Dear 嫲嫲 [Grandma],
It has been four years since you passed away.
I want to tell you that I have a nice job now
People say that I help them.
I even delivered a baby on the side of the highway.
I was on the news! Twice!
I wish you could have seen it.
You would have been so proud
and called all your friends
and called the whole family to tell them to
switch to Channel 5 at 7 o’clock
and recorded the second interview
and saved my newspaper clippings
(mom and dad and my sisters didn’t even watch it
They said, but we all saw you on TV the first time! We see you every day!)
but you would have been so proud.
I passed by our old house the other day
the rose bushes are gone now
and the giant tree in our front yard doesn’t seem so giant anymore
in fact, everything is smaller.
No one grows winter melon on the fence like Grandpa used to do
but I guess they don’t have to worry about old Mrs. Chung from down the street
coming by with a shopping bag, and stealing their melons
Mrs. Chung is probably gone, too.
Remember the time I grew a sunflower plant in kindergarten?
A tiny little green sprout pushing through a small square of Home Depot soil
in half a school lunch milk carton.
We planted it in the flower garden together
and all summer it grew and grew
until it was taller than me, taller than you, taller than mom and dad
until I could see it from my bedroom window on the second floor
the bright yellow blossom turning throughout the day to follow the sun.
When it wilted we cut off the flowers and roasted the seeds in the oven
I still can’t believe how big sunflowers are!
They don’t grow things at number 8 Old Standish anymore.
Andy finally got married this past summer, and Peter finally had a kid
We had a picture of you and Grandpa at the wedding.
I think sometimes the happiest events are the hardest.
Being in the doctor’s office with you the day they gave you your diagnosis
was one of the hardest days I can remember
I didn’t know the word for cancer in Cantonese.
I struggled to find the words for
the treatment options, and the estimated years
I cried so much, but you didn’t shed a tear.
You said, “I have lived a good life, and people age.
That’s how it goes.”
I have always admired your strength.
When you had a stroke, you walked yourself to the hospital
because you didn’t want anybody to worry.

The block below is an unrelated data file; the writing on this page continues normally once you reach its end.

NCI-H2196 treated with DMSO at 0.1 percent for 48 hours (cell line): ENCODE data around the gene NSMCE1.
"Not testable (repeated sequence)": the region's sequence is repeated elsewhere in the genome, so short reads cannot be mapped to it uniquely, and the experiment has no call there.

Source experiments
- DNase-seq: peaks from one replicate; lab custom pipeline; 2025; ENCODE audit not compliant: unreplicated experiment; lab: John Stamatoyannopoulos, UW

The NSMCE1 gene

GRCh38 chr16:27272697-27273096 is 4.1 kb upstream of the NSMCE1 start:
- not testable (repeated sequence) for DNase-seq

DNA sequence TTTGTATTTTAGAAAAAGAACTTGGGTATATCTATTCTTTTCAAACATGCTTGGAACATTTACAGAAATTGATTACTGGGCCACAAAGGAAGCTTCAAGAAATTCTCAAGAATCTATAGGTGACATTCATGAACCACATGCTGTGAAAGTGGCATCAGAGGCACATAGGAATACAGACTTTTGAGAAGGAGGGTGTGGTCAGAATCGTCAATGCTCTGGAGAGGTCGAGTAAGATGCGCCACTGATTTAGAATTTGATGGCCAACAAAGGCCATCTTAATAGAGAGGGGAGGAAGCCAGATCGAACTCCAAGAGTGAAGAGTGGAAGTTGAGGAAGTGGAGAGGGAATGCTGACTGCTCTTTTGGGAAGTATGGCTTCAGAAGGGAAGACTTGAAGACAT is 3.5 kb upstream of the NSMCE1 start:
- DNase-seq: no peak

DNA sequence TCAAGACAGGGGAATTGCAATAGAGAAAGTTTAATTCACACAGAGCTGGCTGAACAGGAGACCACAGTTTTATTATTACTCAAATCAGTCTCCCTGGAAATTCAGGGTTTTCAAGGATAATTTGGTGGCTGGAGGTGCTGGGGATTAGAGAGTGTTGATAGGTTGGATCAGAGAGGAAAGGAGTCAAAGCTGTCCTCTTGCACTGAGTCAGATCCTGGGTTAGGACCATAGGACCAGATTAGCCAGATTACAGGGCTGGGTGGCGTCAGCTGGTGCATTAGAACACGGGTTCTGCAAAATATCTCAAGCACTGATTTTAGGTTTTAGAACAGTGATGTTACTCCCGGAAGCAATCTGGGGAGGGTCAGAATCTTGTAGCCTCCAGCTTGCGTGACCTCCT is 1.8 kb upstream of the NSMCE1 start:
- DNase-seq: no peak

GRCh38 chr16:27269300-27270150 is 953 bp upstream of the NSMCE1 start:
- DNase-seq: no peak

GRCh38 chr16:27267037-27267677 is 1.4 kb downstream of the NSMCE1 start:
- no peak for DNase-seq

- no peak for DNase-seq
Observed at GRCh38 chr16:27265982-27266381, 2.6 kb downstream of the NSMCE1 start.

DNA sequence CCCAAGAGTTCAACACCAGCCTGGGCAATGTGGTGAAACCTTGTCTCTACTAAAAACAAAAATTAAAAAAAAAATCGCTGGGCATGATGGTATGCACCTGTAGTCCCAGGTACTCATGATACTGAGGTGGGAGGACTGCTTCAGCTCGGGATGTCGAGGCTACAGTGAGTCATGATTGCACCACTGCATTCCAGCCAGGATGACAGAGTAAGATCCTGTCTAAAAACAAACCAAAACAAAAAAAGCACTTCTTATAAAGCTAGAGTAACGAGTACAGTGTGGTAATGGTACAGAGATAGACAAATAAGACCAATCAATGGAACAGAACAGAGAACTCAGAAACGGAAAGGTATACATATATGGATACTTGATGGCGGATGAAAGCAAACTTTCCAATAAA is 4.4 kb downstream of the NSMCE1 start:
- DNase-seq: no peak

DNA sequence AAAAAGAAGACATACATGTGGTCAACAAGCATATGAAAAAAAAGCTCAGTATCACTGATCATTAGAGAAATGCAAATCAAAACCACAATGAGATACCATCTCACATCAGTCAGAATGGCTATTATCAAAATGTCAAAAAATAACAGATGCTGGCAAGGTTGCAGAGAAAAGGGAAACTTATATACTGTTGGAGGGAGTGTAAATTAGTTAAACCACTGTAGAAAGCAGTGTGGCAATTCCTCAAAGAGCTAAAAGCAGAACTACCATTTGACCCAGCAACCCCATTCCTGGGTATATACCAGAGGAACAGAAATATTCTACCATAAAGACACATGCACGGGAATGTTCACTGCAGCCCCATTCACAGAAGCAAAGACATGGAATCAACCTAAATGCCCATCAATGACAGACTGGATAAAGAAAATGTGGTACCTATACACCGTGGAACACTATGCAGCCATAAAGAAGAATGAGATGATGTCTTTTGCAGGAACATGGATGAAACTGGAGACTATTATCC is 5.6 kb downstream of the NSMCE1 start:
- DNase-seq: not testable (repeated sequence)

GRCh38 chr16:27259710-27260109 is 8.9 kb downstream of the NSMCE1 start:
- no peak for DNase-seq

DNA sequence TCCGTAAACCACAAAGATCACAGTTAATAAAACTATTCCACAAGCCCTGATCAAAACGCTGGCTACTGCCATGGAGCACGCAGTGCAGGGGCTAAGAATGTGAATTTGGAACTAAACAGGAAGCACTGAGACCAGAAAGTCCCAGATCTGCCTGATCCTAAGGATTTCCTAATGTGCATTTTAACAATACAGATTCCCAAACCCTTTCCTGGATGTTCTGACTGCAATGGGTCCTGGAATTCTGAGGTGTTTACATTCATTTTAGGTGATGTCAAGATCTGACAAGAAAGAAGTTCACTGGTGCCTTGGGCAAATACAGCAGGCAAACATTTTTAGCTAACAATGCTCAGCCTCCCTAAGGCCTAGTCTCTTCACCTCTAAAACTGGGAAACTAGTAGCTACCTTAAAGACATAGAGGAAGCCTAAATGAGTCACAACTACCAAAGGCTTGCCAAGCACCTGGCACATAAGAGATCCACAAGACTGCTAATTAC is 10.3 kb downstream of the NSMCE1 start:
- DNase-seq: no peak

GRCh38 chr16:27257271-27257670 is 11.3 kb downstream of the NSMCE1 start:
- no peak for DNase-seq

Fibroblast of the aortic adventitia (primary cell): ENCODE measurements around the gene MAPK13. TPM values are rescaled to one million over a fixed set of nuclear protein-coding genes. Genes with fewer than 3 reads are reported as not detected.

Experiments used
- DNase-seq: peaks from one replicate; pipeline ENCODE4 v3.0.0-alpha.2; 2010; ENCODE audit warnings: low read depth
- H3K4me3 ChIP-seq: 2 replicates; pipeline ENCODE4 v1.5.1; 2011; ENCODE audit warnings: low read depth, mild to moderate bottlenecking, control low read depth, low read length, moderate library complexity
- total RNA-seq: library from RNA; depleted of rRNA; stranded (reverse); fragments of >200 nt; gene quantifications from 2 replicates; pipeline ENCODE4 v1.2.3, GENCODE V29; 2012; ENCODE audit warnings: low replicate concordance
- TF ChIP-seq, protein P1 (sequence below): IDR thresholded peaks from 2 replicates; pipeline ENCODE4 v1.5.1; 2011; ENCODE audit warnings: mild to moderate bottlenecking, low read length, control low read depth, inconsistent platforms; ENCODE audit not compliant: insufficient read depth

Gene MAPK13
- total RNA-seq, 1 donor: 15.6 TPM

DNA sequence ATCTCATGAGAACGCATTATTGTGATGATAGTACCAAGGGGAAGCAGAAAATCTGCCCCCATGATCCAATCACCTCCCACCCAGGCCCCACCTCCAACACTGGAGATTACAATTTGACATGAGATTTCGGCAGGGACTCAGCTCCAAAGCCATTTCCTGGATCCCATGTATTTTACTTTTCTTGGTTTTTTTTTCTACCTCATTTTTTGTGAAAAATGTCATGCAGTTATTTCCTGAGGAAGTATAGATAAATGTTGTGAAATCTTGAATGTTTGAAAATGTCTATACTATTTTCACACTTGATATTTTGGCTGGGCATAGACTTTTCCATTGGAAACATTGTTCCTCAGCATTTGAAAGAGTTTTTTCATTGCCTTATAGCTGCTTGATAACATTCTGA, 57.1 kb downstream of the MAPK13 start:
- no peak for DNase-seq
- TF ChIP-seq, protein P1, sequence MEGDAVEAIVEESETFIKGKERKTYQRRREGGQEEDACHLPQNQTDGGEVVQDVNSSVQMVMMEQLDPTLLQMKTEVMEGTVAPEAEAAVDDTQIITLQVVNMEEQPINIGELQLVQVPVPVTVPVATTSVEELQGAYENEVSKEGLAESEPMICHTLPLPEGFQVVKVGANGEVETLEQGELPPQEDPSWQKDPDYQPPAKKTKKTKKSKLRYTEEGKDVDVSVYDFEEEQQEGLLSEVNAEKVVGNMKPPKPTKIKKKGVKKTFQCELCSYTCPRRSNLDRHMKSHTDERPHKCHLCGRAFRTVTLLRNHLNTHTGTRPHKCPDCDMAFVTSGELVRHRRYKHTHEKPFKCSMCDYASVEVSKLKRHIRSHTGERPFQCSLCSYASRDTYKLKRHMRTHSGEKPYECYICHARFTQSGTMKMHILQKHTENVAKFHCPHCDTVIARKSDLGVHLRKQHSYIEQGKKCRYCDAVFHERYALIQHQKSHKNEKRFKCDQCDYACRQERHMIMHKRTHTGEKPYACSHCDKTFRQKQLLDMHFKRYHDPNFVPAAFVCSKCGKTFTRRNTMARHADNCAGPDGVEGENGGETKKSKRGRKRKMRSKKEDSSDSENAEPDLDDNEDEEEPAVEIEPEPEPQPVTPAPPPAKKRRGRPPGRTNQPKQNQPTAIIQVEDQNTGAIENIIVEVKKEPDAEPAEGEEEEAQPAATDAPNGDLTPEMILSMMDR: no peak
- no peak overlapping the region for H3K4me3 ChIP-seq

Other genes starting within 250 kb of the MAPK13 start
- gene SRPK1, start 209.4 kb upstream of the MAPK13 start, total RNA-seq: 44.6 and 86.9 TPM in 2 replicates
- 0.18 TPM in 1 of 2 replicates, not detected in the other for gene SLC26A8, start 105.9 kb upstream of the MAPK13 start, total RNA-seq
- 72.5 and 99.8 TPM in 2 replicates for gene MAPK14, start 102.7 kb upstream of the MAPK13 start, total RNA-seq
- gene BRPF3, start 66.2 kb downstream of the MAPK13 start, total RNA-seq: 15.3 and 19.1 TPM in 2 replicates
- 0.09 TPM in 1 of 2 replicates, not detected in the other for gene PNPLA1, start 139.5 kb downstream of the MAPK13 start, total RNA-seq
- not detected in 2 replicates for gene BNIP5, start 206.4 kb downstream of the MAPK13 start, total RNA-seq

You raised nine children during a time of famine
Often going hungry so that they could eat.
I remember the story of how a Japanese soldier
beat you with your own umbrella in the street
because it was raining and
he could not see you bow underneath it.
Yet you carried no bitterness in your heart.
When I was born I was so small,
You called me “米雪”
because I was as small as a grain of rice
and as pale as snow.
I got sick a lot and
everybody worried I was malnourished
because I fussed and would never eat.
You made dish after dish for me until I found something I liked
and to this day mom says it’s your fault that I “always want to have everything.”
You walked me to the library every day so I could learn to read
Because even though you struggled with English you wanted me to know it
I was reading at a fifth grade level
by the second grade.
I wish my Chinese was better. I could have told you so much
About my interests and thoughts and feelings
and how hard it was to be depressed during school
and how hard it was to fight with mom and dad
and how I wish I could have heard more of your stories
and how I should have spent more time with you
I didn’t know our time was going to be over so quickly.
But sometimes I think maybe it is a good thing you’re not around
You never have to have your heart broken
when I want to marry a woman instead of a man.
Your love for me will never be soured
the way that I am afraid mom and dad’s will be
the day that I finally say something.
I will never disappoint you or hurt you,
and you will always be so proud of me.
嫲嫲, I eat enough now.
(sometimes too much)
I don’t go to bed with wet hair anymore
(even though I never caught a cold from it)
The days are getting colder
but I always remember to bring a jacket,
and, yes, I am warm enough.
Also, there is someone I like.
She is beautiful and talented and kind to me
and we laugh a lot together
I think you would have liked her.
It may not work out, but
I am hopeful for the future.
Sometimes little grains of snow-rice
grow like sunflowers.
嫲嫲, please don’t worry about me
It’s not always easy
but I am happy.
I am reaching for the second story,
I am following the sun.
Contemporary artist Gabriel Dawe turned historic Villa Olmo in Como, Italy into a beautiful rainbow art installation entitled Plexus no. 19, which stretched from balcony to balcony, filling the room with vibrant color.
I don’t know what this is
Summer Tips with Hero Duke.
Emma Watson, UN Women Goodwill Ambassador, takes notes during an event at Parliament in Montevideo, Uruguay, September 17
My Least Favorite Trope (and this post will include spoilers for The Lego Movie, Guardians of the Galaxy, The Matrix, Western Civilization, and—cod help me—Bulletproof Monk*.) is the thing where there’s an awesome, smart, wonderful, powerful female character who by all rights ought to be the Chosen One and the hero of the movie, who is tasked with taking care of some generally ineffectual male character who is, for reasons of wish fulfillment, actually the person the film focuses on. She mentors him, she teaches him, and she inevitably becomes his girlfriend… and he gets the job she wanted: he gets to be the Chosen One even though she’s obviously far more qualified. And all he has to do to get it and deserve it is Man Up and Take Responsibility.
And that’s it. Every god-damned time. The mere fact of naming the films above and naming the trope gives away the entire plot and character arc of every single movie.